Opinion

Bridging a gap in Nahant

Ellingwood Chapel’s restoration is good news for Nahant residents and it underscores their love for town history. But Town Administrator Antonio Barletta said the even better news for Nahant is the fact that Community Preservation Act money helped pay for the $162,000 restoration.

From Barletta’s perspective at the local government level, Community Preservation is a tool designed to help communities “maximize their dollars” to preserve, even save, pieces of local history like Ellingwood Chapel.

Built 100 years ago in the middle of Greenlawn Cemetery, the chapel looms over the surrounding graves. Ellingwood, in the words of architectural preservationist Lynne Spencer, is “meant to evoke timeless architecture.”

The chapel’s restoration is underpinned by town residents’ dedication and a commitment to pass on the best of Nahant to future generations. But noble ideas and good intentions are hollow promises if there is no money to pay for them.

Massachusetts legislators grasped that reality when they put the Community Preservation Act on state law books in 2000. The act is a versatile and utilitarian tool equipped to help communities tackle different projects beyond their financial reach without state assistance.

Community Preservation money can be used to help pay for open space projects. It can be used to help create affordable housing in a community and develop outdoor recreation projects. It can also be spent on historical restoration projects like Ellingwood Chapel.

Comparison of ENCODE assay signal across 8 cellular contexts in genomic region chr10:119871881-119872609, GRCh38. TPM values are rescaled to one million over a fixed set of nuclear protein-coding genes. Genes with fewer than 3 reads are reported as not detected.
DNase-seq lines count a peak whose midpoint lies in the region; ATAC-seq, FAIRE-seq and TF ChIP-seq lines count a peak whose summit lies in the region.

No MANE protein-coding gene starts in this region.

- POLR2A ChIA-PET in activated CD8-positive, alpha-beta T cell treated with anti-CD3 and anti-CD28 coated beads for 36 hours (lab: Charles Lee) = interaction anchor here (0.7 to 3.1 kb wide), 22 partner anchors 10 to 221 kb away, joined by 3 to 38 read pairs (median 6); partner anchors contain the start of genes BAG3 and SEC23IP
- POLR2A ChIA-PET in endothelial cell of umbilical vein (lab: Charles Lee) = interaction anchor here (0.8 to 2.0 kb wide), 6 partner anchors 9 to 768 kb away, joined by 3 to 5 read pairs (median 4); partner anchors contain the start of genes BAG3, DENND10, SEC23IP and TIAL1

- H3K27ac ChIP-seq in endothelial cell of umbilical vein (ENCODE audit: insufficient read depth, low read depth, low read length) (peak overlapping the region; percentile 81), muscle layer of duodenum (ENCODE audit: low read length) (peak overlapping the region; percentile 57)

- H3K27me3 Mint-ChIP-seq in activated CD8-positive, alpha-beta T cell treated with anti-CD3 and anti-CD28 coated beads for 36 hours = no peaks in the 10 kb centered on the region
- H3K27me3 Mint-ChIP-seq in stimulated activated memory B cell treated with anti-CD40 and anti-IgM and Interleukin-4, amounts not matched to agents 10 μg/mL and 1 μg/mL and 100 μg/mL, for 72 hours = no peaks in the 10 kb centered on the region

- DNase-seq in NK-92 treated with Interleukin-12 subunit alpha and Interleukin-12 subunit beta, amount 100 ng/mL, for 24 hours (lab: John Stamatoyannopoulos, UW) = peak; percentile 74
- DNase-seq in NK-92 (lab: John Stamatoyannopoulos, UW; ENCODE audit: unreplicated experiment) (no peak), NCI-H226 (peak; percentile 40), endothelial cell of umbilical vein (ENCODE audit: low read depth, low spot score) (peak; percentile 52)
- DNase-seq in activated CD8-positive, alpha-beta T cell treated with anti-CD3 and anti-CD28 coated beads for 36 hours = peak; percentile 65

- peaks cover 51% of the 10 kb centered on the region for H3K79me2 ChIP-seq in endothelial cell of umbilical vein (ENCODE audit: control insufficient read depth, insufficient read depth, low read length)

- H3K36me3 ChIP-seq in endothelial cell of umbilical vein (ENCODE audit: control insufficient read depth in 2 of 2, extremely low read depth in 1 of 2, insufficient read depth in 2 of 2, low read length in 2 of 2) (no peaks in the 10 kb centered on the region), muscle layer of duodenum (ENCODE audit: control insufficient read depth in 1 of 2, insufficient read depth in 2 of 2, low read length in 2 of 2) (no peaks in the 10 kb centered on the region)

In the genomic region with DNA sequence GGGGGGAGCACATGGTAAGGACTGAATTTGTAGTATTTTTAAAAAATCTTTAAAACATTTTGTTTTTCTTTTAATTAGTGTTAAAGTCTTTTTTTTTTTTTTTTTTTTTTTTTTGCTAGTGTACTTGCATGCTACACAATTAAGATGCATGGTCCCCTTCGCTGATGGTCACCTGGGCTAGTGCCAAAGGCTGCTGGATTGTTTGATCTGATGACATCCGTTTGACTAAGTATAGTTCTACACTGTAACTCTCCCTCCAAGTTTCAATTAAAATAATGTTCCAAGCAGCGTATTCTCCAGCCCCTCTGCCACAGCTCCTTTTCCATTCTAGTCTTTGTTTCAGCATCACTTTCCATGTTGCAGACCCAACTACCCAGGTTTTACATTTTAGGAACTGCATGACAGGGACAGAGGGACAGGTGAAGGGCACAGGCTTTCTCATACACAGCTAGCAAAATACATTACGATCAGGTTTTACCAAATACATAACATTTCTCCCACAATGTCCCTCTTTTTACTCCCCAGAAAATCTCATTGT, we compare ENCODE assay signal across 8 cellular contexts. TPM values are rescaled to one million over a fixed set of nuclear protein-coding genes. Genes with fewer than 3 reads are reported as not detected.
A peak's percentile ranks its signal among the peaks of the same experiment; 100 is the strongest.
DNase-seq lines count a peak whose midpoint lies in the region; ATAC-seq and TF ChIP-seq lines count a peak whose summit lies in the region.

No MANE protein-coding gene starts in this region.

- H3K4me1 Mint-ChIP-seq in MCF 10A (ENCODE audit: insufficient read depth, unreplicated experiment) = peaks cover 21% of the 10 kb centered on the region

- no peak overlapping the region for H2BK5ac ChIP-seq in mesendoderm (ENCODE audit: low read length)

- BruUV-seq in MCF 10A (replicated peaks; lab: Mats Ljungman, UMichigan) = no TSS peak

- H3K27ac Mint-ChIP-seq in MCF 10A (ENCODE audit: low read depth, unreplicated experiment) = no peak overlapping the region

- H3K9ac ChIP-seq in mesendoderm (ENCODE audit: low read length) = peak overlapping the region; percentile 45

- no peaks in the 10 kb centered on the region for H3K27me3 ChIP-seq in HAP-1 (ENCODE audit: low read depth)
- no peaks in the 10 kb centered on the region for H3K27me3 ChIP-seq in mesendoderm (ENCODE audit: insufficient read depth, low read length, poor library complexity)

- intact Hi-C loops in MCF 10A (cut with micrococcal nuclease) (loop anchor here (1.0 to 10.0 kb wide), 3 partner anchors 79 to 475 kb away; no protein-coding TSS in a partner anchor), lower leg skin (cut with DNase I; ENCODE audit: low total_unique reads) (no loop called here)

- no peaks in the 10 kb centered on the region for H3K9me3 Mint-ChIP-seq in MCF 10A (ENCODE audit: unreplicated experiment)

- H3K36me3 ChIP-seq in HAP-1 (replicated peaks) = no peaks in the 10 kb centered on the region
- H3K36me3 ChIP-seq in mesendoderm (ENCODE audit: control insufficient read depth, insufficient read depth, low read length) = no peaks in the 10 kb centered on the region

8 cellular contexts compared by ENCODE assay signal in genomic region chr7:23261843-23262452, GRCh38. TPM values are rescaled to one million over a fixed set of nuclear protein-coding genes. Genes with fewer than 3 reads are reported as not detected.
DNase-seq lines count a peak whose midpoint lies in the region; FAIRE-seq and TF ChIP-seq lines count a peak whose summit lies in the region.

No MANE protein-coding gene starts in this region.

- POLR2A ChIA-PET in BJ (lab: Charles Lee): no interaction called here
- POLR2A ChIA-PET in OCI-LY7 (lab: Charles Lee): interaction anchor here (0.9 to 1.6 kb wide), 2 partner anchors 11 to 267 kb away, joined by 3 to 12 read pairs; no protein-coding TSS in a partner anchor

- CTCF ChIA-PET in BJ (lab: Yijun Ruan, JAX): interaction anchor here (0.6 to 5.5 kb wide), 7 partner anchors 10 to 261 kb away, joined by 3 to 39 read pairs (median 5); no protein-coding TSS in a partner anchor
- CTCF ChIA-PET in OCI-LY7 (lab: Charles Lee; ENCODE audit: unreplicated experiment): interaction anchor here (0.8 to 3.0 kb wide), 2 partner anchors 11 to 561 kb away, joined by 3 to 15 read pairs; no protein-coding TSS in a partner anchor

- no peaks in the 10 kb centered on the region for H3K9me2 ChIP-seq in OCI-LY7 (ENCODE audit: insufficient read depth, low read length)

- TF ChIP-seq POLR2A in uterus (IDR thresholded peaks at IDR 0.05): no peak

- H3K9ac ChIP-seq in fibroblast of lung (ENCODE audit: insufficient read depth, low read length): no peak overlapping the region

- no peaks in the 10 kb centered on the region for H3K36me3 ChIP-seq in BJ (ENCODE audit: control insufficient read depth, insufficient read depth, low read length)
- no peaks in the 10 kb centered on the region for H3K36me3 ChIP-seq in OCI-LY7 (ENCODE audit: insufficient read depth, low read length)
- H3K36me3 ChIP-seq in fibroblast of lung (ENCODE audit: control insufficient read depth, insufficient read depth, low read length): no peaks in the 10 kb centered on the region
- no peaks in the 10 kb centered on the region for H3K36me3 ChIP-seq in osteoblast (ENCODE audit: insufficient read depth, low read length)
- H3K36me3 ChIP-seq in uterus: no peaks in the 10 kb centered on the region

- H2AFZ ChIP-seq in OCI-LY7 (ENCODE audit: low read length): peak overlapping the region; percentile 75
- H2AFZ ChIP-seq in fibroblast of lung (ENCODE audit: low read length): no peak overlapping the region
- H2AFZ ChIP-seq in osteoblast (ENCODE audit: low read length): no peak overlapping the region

State Rep. Dan Cahill recently praised Community Preservation as a tool for preserving affordable housing. Barletta said the Massachusetts Legislature takes the act seriously enough that it is willing to increase the amount of state money dedicated to Community Preservation.

As its name implies, Community Preservation is rooted in the needs of cities and towns with local governing bodies voting to adopt the act in order to be eligible for money distributed from the Community Preservation Trust Fund.

In Ellingwood Chapel’s case, $112,000 allocated by 2018 Town Meeting to repair the chapel’s stone outer walls leveraged state money to help make the project a reality. Barletta thinks of Community Preservation money as a bridge that spans the yawning gap between a wish list of local projects and the money needed to pay for them.

Bridging that gap is the difference-maker in project plans sitting on a shelf and a city or town’s ability to protect a priceless building like Ellingwood Chapel.

Local governments and the residents they serve are the Community Preservation Act’s foundation. But they are also the advocates who must make sure state legislators continue to fund the act and help communities bridge the money gap.

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